Equity savings funds are a new variant in the equity mutual fund basket. Exposure to equity, a part of which is hedged, and then some debt, and you have this new fund category. Before going into this product’s details, let’s understand the reason for this new category coming into the mutual fund universe.
In the last Budget, the government increased the holding period for debt funds to three years in order to get indexation benefits. Else, you would be taxed at your slab rate. That means debt and debt-oriented funds such as Monthly Income Plans (MIPs) would have the same tax treatment as Fixed Deposits (FDs) for holdings up to three years.
Equity savings funds, as a category, came into being to provide MIP-like returns, while trying to address the concerns of this set of investors.
Equity savings funds aim to generate returns from equities, arbitrage trades, and fixed income securities. To retain equity taxation, funds will restrict the fixed income (debt) exposure to 35 per cent. Besides, to reduce volatility and hedge the portfolio, these funds actively use derivative strategies.
Still, some amount of equity is unhedged (pure equity cash market) to prop up the returns of the portfolio. The equity and the derivative exposure is considered as ‘equity’ allocation and hence, these categories of funds are treated as equity funds. The unhedged equity exposure typically ranges from 15 per cent to 40 per cent, and the rest of the portfolio is hedged to gain from arbitrage opportunities.
Before going into what these funds are, and when they will suit you, it is first important to know that these funds cannot build long-term wealth efficiently like pure equity funds. To this extent, one should not view these in the same light as equity for long-term portfolios. What equity savings funds offer is stability and tax efficiency; the latter when compared with debt.
These funds are suitable for those looking for some equity exposure but do not have a very long time frame. They suit those with limited risk appetite and looking for less uncertainty in returns. Many of these funds seek to provide regular dividend income although they are not mandated to do so.
They are certainly not substitutes for pure equity funds, especially for long-term portfolios, and fit those with a 2-3 year time frame who want tax benefits that are not available in debt-oriented funds for such a short time period.
If you plot the fund categories on a risk-return axis, equity savings funds are positioned between MIP funds and balanced funds. They stand a notch higher than MIP / debt-oriented funds, and one notch lower than balanced funds in their risk-return proposition.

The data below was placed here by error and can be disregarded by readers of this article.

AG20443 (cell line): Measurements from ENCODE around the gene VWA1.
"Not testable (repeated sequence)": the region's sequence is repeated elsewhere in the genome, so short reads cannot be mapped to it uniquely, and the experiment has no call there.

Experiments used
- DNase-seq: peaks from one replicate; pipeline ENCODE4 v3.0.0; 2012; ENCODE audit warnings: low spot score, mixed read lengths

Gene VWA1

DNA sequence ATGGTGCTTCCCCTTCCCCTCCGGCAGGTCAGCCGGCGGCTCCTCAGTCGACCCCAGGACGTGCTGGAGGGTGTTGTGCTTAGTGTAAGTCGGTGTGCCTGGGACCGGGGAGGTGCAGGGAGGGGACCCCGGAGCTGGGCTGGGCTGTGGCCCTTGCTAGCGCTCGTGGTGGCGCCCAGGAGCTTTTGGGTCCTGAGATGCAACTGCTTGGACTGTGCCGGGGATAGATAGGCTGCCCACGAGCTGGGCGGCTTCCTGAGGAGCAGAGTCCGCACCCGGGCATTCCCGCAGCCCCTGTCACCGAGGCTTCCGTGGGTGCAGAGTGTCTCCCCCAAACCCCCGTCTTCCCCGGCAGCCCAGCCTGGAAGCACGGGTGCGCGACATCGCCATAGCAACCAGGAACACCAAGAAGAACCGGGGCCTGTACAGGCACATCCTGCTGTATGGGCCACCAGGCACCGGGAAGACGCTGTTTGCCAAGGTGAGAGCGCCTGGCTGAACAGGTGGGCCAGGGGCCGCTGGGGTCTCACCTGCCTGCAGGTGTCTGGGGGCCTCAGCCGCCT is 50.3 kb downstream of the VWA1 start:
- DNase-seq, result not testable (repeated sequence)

How does arbitrage generate returns?
Arbitrage funds look to exploit arbitrage opportunities (the price difference in securities) in different segments of markets. Fund managers opine that there are significantly higher arbitrage opportunities in a bull market, but lesser during falling or flat markets.
Let us assume that ABC Ltd. trades in the National Stock Exchange (NSE) cash market for Rs. 100, and Rs. 101 (same month futures price) in the futures market. By the end of the month, the future price converges with the cash price. Buying in the cash market and selling in the futures market will entitle a gain of 1 per cent. If we assume a 0.2 per cent brokerage for these transactions, then the net gain is 0.8 per cent, or an annualised return of 9.6 per cent.
Pure arbitrage funds hedge their cash positions entirely and hence, the return from a market movement (from unhedged equity) is ruled out. In equity savings funds, there is a good chunk of unhedged equity that can generate returns higher than arbitrage funds. To this extent, equity savings funds carry far higher risk and higher return potential than arbitrage funds.
Given that many of the funds in this category are of recent origin, they do not have much of a track record. But when reviewing their performance thus far, it appears that they have performed well in relation to the CNX Nifty. In the below chart, the Nifty has fallen by around 5 per cent, while equity savings funds delivered positive returns that range from 1.6 per cent to 3 per cent in the last six months. Their arbitrage component and debt allocation clearly helps these funds in down markets.
The unhedged equity portion differs from fund to fund, and also varies in different time periods. Higher the unhedged portion (net equity exposure), higher the volatility. Hence, you need to check this information before investing in these schemes. For instance, Edelweiss Absolute Returns also follows a similar strategy, but can take a much higher unhedged equity exposure (we have therefore, not brought the fund under this category).
|Birla Sun Life Equity Savings Fund – Reg. – Growth||20% – 45%|
|ICICI Prudential Equity Income Fund – Reg. – Growth||20% – 40%|
|Kotak Equity Savings Fund – Reg. – Growth||15% – 25%|
Equity savings funds – How they stack up
FundsIndia’s Research team has, to the best of its ability, taken into account various factors – both quantitative measures and qualitative assessments, in an unbiased manner, while choosing the fund(s) mentioned above. However, they carry unknown risks and uncertainties linked to broad markets, as well as analysts’ expectations about future events. They should not, therefore, be the sole basis of investment decisions. To know how to read our weekly fund reviews, please click here.
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